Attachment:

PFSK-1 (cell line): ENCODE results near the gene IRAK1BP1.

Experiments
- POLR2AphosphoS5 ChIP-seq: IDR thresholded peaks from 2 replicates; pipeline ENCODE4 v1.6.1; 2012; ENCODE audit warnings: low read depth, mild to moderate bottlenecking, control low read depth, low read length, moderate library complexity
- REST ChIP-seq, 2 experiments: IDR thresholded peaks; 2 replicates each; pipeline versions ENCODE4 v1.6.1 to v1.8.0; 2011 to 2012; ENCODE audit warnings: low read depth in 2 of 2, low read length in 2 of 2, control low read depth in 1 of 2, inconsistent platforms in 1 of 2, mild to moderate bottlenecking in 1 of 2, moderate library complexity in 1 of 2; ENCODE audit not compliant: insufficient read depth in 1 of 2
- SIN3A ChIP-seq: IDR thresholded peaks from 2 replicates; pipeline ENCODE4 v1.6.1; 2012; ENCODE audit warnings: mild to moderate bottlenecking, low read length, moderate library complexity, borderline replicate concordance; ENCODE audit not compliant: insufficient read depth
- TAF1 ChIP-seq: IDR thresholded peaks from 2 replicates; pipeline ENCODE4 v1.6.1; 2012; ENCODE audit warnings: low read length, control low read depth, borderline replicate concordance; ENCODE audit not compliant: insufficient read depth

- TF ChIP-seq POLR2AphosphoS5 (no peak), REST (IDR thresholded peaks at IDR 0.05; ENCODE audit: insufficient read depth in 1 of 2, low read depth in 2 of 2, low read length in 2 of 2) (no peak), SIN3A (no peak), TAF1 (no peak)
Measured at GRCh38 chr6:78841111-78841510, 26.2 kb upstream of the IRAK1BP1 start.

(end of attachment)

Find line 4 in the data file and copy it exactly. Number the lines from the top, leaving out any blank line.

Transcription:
- REST ChIP-seq, 2 experiments: IDR thresholded peaks; 2 replicates each; pipeline versions ENCODE4 v1.6.1 to v1.8.0; 2011 to 2012; ENCODE audit warnings: low read depth in 2 of 2, low read length in 2 of 2, control low read depth in 1 of 2, inconsistent platforms in 1 of 2, mild to moderate bottlenecking in 1 of 2, moderate library complexity in 1 of 2; ENCODE audit not compliant: insufficient read depth in 1 of 2